Promising new target for antidepressants to help those where others have failed
In new research published in the journal Molecular Psychiatry, Northwestern Medicine scientists identified a new pathway in the brain that can be manipulated to alleviate depression. The pathway offers a promising new target for developing a drug that could be effective in individuals for whom other antidepressants have failed.
New antidepressant options are important because a significant number of patients don’t adequately improve with currently available antidepressant drugs. The lifetime prevalence of major depressive disorder is between 10 and 20 percent of the population.
“Identifying new pathways that can be targeted for drug design is an important step forward in improving the treatment of depressive disorders,” said Sarah Brooker, the first author and a student in the Medical Scientist Training Program.
Brooker did the research in the lab of senior study author Jack Kessler, MD, the Ken and Ruth Davee Professor of Stem Cell Biology in the Department of Neurology in the Division of Comprehensive Neurology.
The aim of the study was to better understand how current antidepressants work in the brain. The ultimate goal is to find new ones that are more effective for people not currently getting relief from existing drugs.
In the study, scientists discovered for the first time that antidepressant drugs such as Prozac and tricyclics target a pathway in the hippocampus called the BMP signaling pathway. A signaling pathway is a group of molecules in a cell that work together to control one or more cell functions. Like a cascade, after the first molecule in a pathway receives a signal, it activates another molecule and so forth until the cell function is carried out.
Brooker and colleagues showed that Prozac and tricyclics inhibit this pathway and, thereby, trigger stem cells in the brain to produce more neurons. These particular neurons are involved in mood and memory formation. But the scientists didn’t know if blocking the pathway contributed to the drugs’ antidepressant effect because Prozac acts on multiple mechanisms in the brain.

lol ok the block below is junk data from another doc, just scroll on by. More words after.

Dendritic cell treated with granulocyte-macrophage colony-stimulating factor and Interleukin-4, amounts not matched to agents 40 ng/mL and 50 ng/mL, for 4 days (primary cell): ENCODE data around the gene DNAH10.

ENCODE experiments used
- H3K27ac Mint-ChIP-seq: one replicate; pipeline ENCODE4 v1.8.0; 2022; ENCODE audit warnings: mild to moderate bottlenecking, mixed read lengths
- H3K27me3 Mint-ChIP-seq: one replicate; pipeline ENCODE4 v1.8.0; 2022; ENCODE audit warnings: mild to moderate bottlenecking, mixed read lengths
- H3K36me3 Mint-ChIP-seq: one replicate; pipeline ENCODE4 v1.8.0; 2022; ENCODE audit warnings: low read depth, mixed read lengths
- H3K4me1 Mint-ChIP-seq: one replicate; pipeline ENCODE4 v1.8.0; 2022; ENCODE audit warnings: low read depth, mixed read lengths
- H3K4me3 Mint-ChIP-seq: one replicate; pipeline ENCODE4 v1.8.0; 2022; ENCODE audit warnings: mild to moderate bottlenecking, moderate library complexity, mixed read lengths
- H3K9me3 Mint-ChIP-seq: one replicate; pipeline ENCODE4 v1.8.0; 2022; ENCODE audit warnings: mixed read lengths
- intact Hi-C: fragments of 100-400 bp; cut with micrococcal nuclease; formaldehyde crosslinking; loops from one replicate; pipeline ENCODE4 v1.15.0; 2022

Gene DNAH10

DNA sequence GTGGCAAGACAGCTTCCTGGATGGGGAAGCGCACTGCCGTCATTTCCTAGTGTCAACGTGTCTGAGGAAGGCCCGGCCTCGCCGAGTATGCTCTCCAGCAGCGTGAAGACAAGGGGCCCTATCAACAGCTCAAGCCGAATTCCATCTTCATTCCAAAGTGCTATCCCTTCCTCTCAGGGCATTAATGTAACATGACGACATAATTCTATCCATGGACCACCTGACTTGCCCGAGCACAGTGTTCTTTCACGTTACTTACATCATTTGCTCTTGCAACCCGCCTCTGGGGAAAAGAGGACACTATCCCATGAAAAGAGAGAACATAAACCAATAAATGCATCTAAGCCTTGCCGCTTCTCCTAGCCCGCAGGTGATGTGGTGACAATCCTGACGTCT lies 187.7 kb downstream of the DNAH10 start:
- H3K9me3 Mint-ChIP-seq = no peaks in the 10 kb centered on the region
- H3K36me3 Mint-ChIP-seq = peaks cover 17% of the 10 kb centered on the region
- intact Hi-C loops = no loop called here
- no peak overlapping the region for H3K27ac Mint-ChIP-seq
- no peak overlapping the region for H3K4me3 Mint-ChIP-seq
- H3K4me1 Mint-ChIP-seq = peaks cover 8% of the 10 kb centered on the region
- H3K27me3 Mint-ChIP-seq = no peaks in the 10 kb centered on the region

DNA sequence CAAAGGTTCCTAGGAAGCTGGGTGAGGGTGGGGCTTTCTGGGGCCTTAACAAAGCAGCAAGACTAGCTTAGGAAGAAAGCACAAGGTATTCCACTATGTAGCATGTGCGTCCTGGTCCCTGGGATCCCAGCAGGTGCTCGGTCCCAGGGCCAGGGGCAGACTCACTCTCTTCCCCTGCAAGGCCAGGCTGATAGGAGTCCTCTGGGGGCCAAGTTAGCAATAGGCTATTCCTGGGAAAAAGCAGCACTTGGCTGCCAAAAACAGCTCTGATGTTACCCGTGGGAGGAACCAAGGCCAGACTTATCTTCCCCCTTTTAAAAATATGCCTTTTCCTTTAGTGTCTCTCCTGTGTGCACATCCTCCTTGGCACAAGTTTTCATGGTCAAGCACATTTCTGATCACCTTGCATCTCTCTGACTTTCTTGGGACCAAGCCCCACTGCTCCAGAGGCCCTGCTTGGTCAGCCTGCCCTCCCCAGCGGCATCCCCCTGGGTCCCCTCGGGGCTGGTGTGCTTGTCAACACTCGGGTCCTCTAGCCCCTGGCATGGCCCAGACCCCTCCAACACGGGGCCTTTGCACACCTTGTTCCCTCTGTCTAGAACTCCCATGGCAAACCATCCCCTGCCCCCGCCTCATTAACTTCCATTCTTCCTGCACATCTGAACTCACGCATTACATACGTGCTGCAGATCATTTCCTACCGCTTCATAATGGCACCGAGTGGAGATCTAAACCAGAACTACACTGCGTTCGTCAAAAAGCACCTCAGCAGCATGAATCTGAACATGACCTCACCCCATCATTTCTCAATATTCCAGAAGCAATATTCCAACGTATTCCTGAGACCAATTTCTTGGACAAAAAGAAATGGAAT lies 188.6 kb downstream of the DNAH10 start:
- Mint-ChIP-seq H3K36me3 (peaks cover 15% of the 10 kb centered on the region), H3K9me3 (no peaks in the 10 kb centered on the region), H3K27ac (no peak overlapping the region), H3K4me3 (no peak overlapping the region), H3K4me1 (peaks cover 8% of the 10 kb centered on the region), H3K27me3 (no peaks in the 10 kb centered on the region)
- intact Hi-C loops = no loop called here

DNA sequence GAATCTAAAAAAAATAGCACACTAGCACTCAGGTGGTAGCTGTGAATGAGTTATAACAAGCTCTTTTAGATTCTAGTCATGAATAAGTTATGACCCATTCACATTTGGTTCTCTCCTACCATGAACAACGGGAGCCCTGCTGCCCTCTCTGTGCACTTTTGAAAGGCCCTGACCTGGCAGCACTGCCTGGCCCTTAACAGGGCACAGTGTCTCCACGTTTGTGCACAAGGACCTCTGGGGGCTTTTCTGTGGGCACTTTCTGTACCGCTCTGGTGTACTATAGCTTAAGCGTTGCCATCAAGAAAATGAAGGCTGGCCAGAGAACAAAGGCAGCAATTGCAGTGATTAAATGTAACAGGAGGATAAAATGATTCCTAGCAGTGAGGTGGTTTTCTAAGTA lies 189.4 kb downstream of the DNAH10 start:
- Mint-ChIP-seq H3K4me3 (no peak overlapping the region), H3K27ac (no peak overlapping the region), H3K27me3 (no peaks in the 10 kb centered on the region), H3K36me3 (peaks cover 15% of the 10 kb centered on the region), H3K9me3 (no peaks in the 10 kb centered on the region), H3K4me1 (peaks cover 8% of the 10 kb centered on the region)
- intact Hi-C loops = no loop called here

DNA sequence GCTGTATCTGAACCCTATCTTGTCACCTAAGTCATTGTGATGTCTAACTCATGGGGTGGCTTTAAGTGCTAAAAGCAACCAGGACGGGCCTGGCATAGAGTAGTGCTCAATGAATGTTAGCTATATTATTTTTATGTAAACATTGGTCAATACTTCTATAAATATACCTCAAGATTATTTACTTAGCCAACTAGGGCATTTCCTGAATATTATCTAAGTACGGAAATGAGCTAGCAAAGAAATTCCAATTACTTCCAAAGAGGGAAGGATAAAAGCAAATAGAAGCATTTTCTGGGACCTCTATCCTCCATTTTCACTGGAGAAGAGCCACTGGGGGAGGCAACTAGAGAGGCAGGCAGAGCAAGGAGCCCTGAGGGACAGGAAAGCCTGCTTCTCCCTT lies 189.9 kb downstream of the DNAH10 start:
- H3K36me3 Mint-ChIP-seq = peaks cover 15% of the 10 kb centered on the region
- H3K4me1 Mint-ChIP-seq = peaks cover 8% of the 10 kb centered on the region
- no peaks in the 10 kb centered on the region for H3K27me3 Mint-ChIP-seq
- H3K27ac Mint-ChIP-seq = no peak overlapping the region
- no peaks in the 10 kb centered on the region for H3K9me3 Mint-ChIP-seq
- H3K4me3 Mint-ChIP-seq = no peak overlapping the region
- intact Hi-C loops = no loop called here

After confirming the importance of the BMP pathway in depression, Northwestern scientists tested a brain protein, Noggin, on depressed mice. Noggin is known to block the BMP pathway and stimulate new neurons, called neurogenesis.
“We hypothesized it would have an antidepressant effect, but we weren’t sure,” Brooker said.
They discovered Noggin blocks the pathway more precisely and effectively than Prozac or tricyclics. It had a robust antidepressant effect in mice.
Scientists injected Noggin into the mice and observed the effect on mood by testing for depression and anxiety behavior. A sign of depression in mice is a tendency to hang hopelessly when held by the tail, rather than trying to get upright. After receiving Noggin, mice energetically tried to lift themselves up, whereas control mice were more likely to give up and become immobile.
The mice were then put in a maze with secluded (safe) and open (less safe) spaces. The Noggin mice were less anxious and explored more mazes than the control mice.
“The biochemical changes in the brain that lead to depression are not well understood, and many patients fail to respond to currently available drugs,” Kessler said. “Our findings may not only help to understand the causes of depression, but also may provide a new biochemical target for developing more effective therapies.”
The study was funded by National Institute of Neurological Disorders and Stroke grants R01NS020778 and F31NS089154 from the National Institutes of Health and the Davee Foundation.